Loose leash walking is one of the most important yet least understood and utilized skills a dog owner employs. Do you own a dog? Does it pull? Have you ever seen an owner walking his dog, being pulled from pillar to post? I would venture to say yes. Ninety-five of the dogs I train pull their owners during the entire walk. I’m not talking about an occasional lunge or strain to get to a wanted object. I’m talking about constant pressure between the owner and the dog. I’m talking about sore shoulders, owners going down from the pull, then dragged if they don’t let go. I have trained hundreds of these dogs and found that the great percentage of them do not pull at all or very little when I have the proper equipment and use loose leash walking technique. Usually, it is the owner or walker alone who is responsible for teaching the dog to pull. Often it is the walker’s desire to control or dominate the dog which is at the root of the pull. The walker uses jerking or pulls on the leash in order to “correct” (actually punish) a perceived aberrant pull by the dog. The act of pulling is taught by the owner early. The dog learns that it will be pulled by its owner as a matter of course. Some theorize that the dog is trying to get away from the punishment meted out by the walker. There seems to be an overwhelming desire in humans to control the dog by pulling or jerking it during the walk. The pull is just part of being on the leash for the majority of all dogs in America. I find when I have the proper equipment, upon opening the door for the walk, often with dogs I just meet, the vast majority of the dogs will not continue to pull after a few feet of loose leash walking. After I take care of a few basics, I will give specific training techniques to ensure your dog learns to walk close to you without pulling
It is important to have the proper equipment for your dog walk. That does not include a retractable leash. In fact, one of the chief causes of a dog pulling is the retractable leash. The moment the retractable leash is attached the dog feels the pull. It is the spring action of the leash. Even if it is slight, it is constant. The dog gets accustomed to the pull because of the ever-presence of the pull. It seems harmless but in fact, the pressure is a settled condition. The dog also learns to ignore the walker. Dogs, like all other mammals, have the emotional need to go forward and seek. The dog is preoccupied with the environment in front of them, with no apparent regard for the owner. Owners perceive they have a happy dog walking unencumbered, but this is just not the case. What they have is a dog walking under constant leash pressure with a walk characterized by ignoring its walker. This abdicates the owner’s leadership. It is when the dog gets to the inevitable end of the leash that the real trouble begins. It is fair to say that dogs have no sense of measurement, therefore, if they are interested in something in front of them or begin to run toward something, they have no regard for the end of the leash. They really don’t know nor care how long the leash is. If the dog has a running start, the pull can be extremely hard. Depending on the size of the dog and the odd shape of the handle along with a lunge, the walker loses control of the leash and drops it and this can be dangerous. The dog is free to go after the object of the lunge which can be disastrous to the dog or the object of the dog’s interest. The retractable leash appears to give a dog freedom and solve the problem of pulling, but neither is true.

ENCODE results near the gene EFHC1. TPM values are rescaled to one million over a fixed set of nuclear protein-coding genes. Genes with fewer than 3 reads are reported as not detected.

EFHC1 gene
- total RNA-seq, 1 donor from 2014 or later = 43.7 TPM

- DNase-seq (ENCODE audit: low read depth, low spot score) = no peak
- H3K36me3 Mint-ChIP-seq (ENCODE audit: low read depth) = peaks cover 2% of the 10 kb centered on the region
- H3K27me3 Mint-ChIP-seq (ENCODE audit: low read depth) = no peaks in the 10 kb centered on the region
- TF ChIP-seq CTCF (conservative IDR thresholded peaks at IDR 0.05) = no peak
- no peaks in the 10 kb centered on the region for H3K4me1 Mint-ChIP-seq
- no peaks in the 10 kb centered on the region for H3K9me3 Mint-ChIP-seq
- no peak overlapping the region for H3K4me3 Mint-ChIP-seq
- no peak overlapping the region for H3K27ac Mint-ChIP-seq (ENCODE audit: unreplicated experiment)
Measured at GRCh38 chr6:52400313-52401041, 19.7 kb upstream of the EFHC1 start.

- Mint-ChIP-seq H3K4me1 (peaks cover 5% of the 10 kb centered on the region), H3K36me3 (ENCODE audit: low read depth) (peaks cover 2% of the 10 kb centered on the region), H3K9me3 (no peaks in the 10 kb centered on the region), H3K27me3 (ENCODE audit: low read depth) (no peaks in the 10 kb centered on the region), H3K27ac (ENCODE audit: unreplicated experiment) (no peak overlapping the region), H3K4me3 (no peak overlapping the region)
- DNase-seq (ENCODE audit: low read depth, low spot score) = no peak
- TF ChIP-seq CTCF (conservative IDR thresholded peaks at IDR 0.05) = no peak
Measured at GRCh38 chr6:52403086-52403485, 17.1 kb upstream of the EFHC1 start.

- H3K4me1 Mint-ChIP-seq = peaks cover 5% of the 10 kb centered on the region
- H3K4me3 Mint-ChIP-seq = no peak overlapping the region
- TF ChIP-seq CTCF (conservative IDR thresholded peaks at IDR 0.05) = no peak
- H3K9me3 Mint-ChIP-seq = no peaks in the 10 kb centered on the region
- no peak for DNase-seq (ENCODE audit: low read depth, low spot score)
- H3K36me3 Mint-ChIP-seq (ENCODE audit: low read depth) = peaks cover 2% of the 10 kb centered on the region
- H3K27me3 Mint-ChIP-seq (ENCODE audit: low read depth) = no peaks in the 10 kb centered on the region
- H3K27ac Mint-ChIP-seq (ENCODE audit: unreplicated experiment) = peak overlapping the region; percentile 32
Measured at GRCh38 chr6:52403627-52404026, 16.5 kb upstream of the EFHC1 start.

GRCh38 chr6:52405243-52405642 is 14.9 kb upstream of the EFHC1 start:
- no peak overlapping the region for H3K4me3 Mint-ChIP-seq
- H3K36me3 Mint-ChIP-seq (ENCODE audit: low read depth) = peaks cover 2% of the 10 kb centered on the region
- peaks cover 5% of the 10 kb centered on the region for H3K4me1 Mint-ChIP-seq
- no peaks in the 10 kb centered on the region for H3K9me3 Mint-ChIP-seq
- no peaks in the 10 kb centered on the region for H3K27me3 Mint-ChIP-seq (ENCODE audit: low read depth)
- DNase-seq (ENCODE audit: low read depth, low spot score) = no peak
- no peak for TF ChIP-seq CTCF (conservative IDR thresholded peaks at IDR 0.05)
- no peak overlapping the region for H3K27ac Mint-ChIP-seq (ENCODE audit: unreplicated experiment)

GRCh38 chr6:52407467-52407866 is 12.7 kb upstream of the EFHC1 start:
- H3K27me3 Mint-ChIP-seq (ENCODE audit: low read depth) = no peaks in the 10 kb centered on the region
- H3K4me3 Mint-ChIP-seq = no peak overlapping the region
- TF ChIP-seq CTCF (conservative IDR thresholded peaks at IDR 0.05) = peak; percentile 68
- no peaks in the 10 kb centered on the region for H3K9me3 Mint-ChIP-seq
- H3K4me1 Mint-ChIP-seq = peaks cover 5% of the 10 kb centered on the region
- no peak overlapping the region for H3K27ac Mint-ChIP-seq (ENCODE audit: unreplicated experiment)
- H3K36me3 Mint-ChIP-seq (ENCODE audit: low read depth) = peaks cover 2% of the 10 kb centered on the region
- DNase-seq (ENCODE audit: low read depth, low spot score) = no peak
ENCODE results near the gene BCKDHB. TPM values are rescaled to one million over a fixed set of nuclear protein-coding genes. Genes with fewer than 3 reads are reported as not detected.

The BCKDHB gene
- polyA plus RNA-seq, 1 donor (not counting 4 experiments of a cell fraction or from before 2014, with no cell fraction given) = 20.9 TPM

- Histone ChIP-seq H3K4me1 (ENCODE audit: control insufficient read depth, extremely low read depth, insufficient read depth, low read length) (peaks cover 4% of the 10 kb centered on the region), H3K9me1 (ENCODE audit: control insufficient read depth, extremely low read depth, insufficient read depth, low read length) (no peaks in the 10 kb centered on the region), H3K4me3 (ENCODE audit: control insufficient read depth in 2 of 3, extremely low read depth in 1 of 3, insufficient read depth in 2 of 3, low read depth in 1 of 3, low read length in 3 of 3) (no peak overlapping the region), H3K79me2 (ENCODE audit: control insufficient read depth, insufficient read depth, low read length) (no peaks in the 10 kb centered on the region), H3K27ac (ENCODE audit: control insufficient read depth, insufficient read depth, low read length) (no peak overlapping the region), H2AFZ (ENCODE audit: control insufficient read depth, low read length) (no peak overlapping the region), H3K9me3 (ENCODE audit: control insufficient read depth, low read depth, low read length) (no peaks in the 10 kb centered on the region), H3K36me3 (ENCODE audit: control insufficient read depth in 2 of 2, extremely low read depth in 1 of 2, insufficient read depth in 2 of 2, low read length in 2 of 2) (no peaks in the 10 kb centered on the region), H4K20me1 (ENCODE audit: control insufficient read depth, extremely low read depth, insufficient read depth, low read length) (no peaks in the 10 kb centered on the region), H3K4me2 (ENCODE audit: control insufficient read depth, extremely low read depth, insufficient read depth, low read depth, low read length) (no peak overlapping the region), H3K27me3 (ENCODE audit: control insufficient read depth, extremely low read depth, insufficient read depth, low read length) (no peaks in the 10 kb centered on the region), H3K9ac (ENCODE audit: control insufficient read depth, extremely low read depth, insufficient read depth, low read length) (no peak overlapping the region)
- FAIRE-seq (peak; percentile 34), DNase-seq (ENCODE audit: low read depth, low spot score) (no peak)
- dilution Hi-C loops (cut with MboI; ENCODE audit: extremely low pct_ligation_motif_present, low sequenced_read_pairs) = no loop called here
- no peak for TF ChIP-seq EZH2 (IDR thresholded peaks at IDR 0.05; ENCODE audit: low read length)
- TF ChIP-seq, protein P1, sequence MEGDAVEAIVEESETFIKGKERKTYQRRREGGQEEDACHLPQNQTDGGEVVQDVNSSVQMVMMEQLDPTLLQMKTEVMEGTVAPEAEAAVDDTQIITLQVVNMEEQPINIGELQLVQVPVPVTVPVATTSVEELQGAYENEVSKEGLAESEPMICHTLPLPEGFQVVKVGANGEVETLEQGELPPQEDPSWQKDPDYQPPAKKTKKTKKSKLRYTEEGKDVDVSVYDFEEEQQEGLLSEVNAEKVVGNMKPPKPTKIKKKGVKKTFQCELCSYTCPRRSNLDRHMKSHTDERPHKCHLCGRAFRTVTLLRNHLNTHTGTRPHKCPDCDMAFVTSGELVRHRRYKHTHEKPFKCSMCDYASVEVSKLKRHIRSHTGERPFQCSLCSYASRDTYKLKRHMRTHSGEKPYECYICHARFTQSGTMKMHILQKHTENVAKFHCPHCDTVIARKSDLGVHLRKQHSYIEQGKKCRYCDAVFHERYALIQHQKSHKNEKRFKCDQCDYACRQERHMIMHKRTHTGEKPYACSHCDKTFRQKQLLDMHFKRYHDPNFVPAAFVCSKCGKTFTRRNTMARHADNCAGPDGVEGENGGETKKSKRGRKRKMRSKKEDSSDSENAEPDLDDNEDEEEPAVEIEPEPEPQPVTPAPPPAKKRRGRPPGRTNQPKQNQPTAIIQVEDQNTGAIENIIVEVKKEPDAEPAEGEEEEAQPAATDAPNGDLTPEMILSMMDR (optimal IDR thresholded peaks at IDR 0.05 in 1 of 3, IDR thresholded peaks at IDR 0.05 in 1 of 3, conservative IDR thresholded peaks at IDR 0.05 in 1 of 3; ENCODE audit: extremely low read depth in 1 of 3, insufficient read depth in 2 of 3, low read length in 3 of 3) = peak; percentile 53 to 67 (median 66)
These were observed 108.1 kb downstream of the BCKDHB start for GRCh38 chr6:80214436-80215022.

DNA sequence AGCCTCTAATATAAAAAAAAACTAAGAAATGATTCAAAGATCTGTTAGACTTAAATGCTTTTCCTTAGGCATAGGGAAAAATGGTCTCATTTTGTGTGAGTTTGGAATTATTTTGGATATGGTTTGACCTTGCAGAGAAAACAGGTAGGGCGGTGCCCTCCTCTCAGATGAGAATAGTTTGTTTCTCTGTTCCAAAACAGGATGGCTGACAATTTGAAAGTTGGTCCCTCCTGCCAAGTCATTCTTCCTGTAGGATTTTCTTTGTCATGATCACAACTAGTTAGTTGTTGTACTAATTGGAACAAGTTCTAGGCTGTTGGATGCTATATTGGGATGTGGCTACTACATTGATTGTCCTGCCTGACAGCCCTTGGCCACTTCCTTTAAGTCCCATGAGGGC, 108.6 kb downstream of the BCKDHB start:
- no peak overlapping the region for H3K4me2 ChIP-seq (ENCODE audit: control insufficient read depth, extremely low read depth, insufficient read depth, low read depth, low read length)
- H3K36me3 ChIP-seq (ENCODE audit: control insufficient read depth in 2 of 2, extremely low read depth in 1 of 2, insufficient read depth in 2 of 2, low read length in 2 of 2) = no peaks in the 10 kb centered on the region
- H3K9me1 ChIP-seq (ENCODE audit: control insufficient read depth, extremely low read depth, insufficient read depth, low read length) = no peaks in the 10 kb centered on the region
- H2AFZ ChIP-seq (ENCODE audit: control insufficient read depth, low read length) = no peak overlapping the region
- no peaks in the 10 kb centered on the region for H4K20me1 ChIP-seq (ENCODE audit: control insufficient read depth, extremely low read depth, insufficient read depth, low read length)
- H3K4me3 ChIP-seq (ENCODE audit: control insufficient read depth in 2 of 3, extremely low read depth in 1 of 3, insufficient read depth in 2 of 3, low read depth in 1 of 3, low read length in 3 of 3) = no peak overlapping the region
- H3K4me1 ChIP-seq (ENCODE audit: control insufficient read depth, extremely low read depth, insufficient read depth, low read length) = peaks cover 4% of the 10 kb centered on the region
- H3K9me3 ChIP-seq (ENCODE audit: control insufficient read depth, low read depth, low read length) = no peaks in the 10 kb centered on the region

Now that we have discussed the wrong, let’s talk about the right equipment. As for the leash, I recommend a 6 foot cotton training leash. This will provide enough room for the desired exercise and training. Six feet is enough to give the dog freedom of movement without pulling. Anything shorter will limit the movement of the dog and will set up a pulling situation. We want the dog to have freedom of movement and the owner to proceed when the dog does not pull. The dog will learn through loose leash walking that it can only proceed when it does not pull. This will become clearer when we discuss loose leash technique. I also recommend cotton for the collar for the dog. The reason I recommend cotton for the collar and leash is because cotton breathes, therefore it is cooler for the owner and dog and more comfortable with less chance of burning as it slides against the skin. Cotton is a lot easier on the skin than nylon. Nylon is rough and burns the skin more readily. The collar should not be too loose or too tight. Just tight enough so the dog can’t slip it and loose enough that the dog is comfortable. That usually means a two finger play between the neck and the collar. This should be the right fit.